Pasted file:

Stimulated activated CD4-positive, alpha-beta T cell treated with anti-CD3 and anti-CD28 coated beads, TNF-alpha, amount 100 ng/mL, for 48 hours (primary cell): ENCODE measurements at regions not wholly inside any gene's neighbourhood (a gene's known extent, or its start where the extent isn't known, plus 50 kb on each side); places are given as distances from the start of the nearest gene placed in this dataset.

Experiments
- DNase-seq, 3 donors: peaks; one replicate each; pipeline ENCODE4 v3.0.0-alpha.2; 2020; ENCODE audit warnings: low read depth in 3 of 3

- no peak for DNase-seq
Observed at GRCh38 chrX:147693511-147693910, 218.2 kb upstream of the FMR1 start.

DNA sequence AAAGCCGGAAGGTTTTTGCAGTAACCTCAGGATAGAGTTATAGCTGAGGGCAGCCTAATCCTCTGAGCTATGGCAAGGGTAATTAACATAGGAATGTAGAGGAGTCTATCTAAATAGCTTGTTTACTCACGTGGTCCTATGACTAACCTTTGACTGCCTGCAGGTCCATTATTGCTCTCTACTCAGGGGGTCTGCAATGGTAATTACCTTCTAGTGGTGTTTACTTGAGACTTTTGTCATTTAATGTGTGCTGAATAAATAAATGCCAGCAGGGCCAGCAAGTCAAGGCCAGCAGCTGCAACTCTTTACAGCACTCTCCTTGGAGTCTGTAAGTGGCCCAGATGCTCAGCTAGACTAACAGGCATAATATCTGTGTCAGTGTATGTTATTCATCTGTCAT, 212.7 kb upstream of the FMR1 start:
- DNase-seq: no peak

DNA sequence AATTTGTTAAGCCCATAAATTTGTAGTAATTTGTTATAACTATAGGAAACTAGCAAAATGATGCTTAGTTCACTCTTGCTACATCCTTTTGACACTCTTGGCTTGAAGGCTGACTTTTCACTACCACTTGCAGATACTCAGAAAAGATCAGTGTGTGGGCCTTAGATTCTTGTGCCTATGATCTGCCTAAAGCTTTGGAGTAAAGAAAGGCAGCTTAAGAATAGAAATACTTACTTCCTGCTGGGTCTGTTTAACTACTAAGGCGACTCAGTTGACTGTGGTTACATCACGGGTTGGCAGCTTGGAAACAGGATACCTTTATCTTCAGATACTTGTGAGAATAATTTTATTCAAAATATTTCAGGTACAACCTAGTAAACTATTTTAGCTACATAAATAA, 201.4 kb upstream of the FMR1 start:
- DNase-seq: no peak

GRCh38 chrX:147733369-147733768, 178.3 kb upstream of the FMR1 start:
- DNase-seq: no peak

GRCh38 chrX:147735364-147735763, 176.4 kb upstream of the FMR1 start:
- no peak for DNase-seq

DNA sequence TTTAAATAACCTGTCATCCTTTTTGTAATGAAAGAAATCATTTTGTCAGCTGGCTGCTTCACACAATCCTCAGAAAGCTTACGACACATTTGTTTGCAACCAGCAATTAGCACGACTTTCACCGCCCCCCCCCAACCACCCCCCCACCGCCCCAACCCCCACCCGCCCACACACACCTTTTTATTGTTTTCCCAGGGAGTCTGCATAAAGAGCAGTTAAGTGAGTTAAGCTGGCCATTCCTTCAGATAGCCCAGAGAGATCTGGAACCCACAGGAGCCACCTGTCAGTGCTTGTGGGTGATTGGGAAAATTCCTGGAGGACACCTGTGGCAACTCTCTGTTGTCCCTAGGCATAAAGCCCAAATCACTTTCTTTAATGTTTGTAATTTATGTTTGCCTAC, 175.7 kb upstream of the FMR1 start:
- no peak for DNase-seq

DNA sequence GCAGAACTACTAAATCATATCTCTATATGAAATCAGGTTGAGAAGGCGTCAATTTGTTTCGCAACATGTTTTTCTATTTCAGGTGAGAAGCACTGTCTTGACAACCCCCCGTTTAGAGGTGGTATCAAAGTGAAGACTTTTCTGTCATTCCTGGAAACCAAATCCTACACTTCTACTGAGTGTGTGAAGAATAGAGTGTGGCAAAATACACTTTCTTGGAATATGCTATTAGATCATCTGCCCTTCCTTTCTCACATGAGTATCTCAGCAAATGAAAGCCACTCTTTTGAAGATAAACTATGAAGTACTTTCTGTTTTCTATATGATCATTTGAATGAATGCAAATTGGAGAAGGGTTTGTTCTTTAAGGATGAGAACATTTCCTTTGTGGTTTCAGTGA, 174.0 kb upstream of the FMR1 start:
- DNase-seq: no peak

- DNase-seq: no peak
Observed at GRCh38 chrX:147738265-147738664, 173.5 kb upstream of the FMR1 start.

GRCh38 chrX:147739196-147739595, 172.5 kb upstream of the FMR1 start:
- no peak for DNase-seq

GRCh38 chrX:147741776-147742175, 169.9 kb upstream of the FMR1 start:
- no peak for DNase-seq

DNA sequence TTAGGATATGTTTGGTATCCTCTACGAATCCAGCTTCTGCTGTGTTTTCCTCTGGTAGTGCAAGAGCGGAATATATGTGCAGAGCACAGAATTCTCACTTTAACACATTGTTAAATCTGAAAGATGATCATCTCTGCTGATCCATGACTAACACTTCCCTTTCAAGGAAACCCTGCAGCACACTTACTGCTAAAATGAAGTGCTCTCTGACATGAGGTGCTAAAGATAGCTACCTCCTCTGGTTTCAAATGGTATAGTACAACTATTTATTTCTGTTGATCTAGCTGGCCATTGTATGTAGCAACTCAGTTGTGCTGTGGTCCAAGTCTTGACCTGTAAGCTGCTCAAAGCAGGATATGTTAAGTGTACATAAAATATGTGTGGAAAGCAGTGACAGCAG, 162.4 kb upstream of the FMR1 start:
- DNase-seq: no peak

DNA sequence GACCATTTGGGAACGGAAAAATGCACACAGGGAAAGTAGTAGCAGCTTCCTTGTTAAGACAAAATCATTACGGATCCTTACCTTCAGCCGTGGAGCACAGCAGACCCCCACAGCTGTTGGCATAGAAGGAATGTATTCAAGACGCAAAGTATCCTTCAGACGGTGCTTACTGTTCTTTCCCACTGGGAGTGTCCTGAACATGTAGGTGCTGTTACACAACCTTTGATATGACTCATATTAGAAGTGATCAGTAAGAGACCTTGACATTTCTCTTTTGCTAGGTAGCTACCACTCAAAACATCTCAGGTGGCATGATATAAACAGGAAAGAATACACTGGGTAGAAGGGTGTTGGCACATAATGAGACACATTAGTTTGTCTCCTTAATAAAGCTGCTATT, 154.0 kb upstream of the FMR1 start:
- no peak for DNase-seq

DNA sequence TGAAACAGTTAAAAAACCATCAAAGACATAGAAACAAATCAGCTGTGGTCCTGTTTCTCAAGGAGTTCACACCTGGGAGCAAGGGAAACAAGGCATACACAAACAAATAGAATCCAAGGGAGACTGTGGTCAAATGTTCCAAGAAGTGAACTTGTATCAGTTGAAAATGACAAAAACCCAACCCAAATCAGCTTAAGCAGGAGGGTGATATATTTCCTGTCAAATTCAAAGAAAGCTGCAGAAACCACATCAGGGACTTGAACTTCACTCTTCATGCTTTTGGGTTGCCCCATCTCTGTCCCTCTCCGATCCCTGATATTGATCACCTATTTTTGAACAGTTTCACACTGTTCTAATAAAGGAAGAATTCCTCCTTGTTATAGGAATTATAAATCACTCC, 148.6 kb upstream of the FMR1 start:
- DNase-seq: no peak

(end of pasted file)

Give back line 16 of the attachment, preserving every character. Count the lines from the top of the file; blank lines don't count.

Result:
DNA sequence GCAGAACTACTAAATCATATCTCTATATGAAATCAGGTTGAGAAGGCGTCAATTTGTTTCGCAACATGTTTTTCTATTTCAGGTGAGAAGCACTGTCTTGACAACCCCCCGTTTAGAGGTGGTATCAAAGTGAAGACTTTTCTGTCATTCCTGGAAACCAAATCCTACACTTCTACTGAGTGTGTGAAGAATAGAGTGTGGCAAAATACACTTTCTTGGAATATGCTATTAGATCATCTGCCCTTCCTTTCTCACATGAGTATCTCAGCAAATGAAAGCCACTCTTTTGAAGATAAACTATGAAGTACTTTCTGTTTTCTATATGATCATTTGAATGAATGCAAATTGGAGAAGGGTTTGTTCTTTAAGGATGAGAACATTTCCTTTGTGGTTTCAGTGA, 174.0 kb upstream of the FMR1 start: